By Sarah Mac Donald - 12 January, 2014
The retired director of the National Centre for Liturgy in Ireland has indicated that a review of the new English translation of the missal is on the cards though the mechanism to bring about such a review about remains unclear.
Fr Paddy Jones has just finished 21 years of service as secretary for liturgy and director of the National Centre for Liturgy in Maynooth.
Writing in the Summer/Autumn/Winter 2013 issue of New Liturgy, a bulletin for the National Secretariat for Liturgy, he states that such a review is “necessary” if we listen to what is being said and what is happening.
He acknowledges that there has been both scholarly and pastoral criticism of the new translation and the instruction on the translation.
Elsewhere in his commentary, Fr Jones, who has been a prominent advisor to the Irish bishops on liturgy for 21 years, referred to the translation’s “non-acceptance by some” as well as the “use of a mixture of old and new translations” by others.
He also highlighted the “disturbing quietness of congregations to the new responses” and other parts of the Mass.
Fr Jones recalls that, “During my 21 years as secretary for liturgy, the main preoccupation has been the Roman Missal.”
He also states that the Congregation for Divine Worship was “very dissatisfied with the structures and work of ICEL” and this lead to the structures of ICEL being “radically” changed.
“The change (in ICEL) from being a commission mandated in its work by eleven conferences to a newly constituted commission in 2002 is a story to be told elsewhere, but it will make unsettling reading,” Fr Jones remarks.
Elsewhere, in his article, the liturgist says that “The translation of the third edition of the Roman Missal was produced. Its merits and demerits are well known. It is a fuller and more literal translation but its style often has an awkwardness that in many cases can be overcome by careful preparation – a very good thing in itself.”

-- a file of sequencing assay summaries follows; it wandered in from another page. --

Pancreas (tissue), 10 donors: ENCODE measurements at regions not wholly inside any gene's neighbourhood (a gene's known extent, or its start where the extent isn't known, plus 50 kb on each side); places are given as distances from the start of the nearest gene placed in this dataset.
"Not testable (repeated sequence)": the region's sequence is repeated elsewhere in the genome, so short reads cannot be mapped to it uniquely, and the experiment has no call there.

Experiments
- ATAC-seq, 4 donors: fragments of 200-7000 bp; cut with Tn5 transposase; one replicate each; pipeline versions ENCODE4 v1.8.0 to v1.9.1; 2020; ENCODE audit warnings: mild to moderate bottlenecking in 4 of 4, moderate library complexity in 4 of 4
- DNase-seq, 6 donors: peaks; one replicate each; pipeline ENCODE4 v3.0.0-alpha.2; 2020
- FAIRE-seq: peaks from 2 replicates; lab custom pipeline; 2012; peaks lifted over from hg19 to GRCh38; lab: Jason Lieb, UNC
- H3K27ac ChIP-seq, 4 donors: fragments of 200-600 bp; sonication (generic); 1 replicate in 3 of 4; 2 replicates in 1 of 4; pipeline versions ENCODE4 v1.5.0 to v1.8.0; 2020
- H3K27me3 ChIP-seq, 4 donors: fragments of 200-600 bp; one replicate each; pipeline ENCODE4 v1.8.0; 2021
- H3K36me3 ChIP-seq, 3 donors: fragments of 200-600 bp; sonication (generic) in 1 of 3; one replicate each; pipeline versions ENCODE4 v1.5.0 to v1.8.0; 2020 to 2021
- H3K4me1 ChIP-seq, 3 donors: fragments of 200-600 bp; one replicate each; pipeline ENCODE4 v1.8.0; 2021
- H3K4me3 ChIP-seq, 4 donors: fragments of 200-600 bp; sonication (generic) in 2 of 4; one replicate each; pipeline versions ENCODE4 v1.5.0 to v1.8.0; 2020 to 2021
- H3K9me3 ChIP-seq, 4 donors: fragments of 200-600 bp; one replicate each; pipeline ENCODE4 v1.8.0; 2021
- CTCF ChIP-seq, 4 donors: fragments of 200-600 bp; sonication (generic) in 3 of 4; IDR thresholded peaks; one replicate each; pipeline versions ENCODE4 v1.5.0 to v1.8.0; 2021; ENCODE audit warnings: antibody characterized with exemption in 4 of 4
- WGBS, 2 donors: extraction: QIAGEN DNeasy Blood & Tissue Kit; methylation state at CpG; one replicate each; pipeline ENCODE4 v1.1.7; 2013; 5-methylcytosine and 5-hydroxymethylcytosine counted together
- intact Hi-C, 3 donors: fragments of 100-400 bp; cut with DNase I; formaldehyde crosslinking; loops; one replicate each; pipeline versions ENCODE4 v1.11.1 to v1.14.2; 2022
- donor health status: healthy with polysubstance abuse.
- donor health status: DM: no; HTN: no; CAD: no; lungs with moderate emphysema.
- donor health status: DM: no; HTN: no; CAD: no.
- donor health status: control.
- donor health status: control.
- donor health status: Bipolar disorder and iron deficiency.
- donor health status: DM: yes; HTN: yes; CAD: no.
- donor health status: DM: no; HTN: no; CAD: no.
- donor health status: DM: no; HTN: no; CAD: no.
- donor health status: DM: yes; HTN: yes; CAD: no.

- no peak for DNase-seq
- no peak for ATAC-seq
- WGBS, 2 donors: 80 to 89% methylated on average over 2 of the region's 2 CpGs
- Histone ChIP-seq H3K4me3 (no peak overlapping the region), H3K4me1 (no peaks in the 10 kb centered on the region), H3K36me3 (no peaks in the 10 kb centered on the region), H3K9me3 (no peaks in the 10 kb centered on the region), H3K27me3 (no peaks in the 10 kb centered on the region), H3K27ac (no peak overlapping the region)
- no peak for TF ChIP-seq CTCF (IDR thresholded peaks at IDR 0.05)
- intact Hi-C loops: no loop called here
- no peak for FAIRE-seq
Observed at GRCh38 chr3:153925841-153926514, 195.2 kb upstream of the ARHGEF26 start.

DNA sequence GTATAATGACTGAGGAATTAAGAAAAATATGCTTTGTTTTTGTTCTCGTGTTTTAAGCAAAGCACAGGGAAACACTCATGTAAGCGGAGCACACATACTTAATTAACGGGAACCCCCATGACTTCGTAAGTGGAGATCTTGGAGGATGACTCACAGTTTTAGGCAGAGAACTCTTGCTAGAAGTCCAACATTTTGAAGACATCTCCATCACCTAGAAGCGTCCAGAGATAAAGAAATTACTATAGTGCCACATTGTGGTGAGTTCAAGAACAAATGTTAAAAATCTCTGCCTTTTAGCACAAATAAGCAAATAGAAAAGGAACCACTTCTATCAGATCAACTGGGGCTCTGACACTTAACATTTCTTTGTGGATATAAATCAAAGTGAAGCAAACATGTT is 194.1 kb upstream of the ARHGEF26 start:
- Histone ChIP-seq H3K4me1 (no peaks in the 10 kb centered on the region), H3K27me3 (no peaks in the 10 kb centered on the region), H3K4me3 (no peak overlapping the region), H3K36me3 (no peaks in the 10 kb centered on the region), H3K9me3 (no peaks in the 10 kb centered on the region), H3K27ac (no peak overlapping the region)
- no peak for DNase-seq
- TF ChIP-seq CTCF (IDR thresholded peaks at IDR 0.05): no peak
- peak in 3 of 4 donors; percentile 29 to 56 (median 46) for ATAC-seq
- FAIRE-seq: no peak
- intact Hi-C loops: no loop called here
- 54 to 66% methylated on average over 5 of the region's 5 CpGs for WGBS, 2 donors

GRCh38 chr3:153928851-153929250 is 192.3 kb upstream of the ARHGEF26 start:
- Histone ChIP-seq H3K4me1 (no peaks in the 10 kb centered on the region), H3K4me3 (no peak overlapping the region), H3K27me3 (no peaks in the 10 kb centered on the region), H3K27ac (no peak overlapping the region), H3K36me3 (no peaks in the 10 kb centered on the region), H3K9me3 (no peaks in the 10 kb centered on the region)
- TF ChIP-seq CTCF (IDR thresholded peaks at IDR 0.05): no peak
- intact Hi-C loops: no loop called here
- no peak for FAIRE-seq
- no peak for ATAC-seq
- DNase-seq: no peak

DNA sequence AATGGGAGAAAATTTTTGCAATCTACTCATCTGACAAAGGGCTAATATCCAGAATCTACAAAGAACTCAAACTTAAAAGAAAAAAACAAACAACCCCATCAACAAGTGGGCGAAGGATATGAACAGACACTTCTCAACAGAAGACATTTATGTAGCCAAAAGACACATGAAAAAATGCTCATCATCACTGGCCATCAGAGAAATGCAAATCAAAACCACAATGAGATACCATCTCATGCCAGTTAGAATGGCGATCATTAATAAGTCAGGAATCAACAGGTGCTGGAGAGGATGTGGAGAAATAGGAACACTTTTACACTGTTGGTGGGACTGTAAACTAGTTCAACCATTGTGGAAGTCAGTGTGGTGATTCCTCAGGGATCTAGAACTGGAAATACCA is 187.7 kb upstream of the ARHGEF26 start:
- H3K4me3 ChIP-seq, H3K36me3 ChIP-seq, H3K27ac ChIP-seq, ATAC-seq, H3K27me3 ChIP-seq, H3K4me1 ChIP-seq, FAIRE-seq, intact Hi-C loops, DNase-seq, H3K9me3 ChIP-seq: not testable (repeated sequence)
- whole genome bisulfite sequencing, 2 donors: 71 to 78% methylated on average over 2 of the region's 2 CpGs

Speaking to the international Catholic weekly, The Tablet, Fr Jones said questions were being asked at the level of national liturgy agencies about the translation and the process by which the 2001 instruction on translation was included.
He said questions were also being asked about the level of consultation throughout the process, and the implementation of the translation through the publication of the actual texts of the Missal.
He added the possibility of a review of the Missal was being talked about at a number of levels and was “generally accepted as useful and necessary.”
The Association of Catholic Priests, which has a membership of over 1,000 or a third of Irish priests, has been one of the leading opponents of the new Missal in Ireland.
Separately, in his article, Fr Jones states that several have commented very favourably on the (English language) texts for the Irish Proper in the Missal.
“They display a freshness that comes from their composition in the vernacular. Such composition is needed if the vernacular is to be the ‘praying voice of the Church’, to use the words of Pope Paul VI,” Fr Jones says.